The seemingly mundane practice of machine-slicing bread has a celebrated past.
We owe sliced bread as we know it to Otto Rohwedder, who built the first commercial loaf-at-a-time bread-slicing machine. As Paul Wenske recounts in The Kansas City Star, Rohwedder spent 13 years perfecting the technology and struggled to kindle interest in the enterprise; "many bakers rejected the invention, saying the bread would fall apart and grow stale too fast. They contended consumers didn't care whether their bread loaves were sliced." They were wrong. The Chillicothe Baking Company, in Chillicothe, Missouri, finally put the machine to work in 1928 and it was a hit. The local paper even reported it on the front page:
So neat and precise are the slices, and so definitely better than anyone could possibly slice by hand with a bread knife that one realizes instantly that here is a refinement that will receive a hearty and permanent welcome.
Chillicothe's claim to fame was lost and found, Wenske explains in his thoroughly entertaining article, pegged to the 75th anniversary of the invention -- the story remained buried until it was rediscovered by Kathy Stortz Ripley, an editor at the same Chillicothe paper.
The simplicity of the concept belies the complexity of the system, apparent in Rohwedder's 1932 patent (above). Now the phrase, "the best thing since sliced bread," is often tongue-in-cheek, but early enthusiasm for the product was genuine. In a look at the origins of the phrase, Art Mollela explains:
By the 1930s, pre-sliced bread was fully commercialized, and standardization was reinforced by other inventions that required uniform slices, such as toasters. The common phrase, "the best thing since sliced bread," as a way of hyping a new product or invention may have come into use based on an advertising slogan for Wonder Bread, the first commercial manufacturer of pre-wrapped, pre-sliced bread. With such products rapidly penetrating the American home, automated bread-making was not only an invention benchmark, but also a key indicator of the mechanization of daily life from the 1930s onward.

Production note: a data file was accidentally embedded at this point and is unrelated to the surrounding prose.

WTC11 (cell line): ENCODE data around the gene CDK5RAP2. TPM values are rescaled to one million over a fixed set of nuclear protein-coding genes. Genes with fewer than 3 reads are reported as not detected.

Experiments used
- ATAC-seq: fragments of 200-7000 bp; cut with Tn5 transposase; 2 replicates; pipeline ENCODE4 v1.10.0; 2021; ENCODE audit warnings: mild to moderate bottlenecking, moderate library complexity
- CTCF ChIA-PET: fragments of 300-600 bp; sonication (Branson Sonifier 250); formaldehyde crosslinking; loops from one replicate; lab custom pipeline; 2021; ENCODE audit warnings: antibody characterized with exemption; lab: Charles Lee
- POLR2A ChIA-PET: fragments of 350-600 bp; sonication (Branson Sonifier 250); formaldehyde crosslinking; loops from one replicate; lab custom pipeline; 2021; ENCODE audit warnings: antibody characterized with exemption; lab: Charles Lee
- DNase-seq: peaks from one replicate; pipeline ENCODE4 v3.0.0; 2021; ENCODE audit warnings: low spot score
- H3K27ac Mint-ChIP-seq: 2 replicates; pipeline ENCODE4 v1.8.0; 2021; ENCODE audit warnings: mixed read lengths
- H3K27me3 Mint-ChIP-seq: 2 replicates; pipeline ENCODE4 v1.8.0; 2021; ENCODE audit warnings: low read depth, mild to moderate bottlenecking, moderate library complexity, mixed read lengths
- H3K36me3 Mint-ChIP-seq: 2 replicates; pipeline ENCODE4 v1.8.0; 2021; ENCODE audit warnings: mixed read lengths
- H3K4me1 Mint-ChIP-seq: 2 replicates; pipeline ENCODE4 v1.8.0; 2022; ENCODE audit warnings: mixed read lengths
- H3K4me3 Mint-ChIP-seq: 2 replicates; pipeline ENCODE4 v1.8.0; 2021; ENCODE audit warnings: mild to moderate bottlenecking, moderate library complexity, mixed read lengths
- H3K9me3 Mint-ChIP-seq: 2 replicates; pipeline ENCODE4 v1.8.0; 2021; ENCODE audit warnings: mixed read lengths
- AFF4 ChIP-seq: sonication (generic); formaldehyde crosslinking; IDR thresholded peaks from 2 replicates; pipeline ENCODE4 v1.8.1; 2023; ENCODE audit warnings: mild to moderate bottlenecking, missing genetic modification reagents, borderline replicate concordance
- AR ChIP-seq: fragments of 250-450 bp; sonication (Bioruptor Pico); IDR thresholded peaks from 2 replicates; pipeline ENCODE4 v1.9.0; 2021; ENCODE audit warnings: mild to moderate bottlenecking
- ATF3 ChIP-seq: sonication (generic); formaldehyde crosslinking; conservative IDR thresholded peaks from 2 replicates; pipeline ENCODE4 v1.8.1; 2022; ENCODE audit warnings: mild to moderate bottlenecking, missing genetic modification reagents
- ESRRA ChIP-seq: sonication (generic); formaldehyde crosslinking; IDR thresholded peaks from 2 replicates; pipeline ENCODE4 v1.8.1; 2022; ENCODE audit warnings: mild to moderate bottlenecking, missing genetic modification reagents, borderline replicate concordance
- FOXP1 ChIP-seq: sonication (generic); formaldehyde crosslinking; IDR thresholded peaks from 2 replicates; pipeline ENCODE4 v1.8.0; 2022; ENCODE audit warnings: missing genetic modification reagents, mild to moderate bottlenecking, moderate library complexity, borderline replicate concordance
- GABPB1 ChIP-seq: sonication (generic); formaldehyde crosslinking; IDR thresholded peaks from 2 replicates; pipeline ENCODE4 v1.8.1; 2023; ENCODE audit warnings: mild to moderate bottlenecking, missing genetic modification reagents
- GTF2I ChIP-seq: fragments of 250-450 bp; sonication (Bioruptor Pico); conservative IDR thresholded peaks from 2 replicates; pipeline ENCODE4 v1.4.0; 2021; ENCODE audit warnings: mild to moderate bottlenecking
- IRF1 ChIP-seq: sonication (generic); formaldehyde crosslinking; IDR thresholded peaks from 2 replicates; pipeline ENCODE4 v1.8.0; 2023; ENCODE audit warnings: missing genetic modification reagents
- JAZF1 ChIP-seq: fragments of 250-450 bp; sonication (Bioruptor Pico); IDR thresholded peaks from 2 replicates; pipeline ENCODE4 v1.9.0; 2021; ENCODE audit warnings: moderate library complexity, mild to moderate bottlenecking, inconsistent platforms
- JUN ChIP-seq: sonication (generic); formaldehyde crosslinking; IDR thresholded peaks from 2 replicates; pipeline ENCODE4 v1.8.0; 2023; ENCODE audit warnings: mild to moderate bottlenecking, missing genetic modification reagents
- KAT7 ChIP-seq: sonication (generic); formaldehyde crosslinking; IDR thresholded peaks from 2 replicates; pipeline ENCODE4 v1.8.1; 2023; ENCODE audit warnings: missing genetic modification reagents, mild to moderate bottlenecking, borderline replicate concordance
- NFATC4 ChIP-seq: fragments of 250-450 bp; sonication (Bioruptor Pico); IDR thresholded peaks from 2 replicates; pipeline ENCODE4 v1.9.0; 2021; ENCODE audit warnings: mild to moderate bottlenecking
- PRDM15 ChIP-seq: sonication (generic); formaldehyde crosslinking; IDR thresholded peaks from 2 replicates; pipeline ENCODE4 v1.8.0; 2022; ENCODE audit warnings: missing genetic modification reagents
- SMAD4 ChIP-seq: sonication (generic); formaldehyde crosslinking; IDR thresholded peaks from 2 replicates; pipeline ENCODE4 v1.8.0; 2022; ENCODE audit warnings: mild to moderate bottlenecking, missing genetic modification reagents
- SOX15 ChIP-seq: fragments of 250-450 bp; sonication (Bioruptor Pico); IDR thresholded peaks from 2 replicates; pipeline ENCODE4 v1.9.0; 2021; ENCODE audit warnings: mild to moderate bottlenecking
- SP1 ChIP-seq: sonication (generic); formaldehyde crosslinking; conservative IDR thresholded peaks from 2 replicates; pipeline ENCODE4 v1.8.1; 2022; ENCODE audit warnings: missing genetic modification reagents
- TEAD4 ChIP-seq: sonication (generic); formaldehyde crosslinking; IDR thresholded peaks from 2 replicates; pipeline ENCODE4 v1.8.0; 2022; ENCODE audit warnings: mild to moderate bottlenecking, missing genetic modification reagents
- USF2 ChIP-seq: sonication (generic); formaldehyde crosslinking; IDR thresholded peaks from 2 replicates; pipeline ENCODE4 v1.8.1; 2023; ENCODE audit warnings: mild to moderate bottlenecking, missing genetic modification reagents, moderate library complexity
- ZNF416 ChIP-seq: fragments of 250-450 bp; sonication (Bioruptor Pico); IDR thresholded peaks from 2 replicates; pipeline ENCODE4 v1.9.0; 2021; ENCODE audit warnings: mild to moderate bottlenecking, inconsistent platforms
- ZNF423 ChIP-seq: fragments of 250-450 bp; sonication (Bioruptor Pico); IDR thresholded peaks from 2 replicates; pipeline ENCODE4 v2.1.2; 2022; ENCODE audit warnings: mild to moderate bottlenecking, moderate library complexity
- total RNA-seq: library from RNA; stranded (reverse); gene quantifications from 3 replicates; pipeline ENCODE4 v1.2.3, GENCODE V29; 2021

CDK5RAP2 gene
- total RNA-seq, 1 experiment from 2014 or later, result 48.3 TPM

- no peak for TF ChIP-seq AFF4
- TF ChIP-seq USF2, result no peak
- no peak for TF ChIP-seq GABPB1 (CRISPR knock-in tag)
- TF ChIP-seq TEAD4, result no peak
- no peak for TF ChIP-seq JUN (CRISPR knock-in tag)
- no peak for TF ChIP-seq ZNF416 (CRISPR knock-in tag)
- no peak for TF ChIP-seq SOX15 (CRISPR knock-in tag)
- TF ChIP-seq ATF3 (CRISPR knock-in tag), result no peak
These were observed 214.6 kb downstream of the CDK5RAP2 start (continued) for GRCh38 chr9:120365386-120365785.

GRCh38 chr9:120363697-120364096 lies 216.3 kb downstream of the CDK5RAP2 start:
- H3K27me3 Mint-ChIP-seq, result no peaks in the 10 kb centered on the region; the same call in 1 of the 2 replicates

In 1943, the government actually banned sliced bread, motivated by the need to conserve resources during the war effort. "The country needed airplanes more than it needed bread-slicing blades," according to Wenske, and sacrifices would have to be made. The people wouldn't stand for it, however, and the government dropped the ban just a couple months later.
See the baking (and slicing) process in action in this short clip from an educational film, The Baking Industry, produced by Vocational Guidance Films, Inc, in 1946. This is just an excerpt from the 10-minute short, which is available in its entirety at the Internet Archive.
For more films from the Internet Archive, visit http://www.archive.org/.
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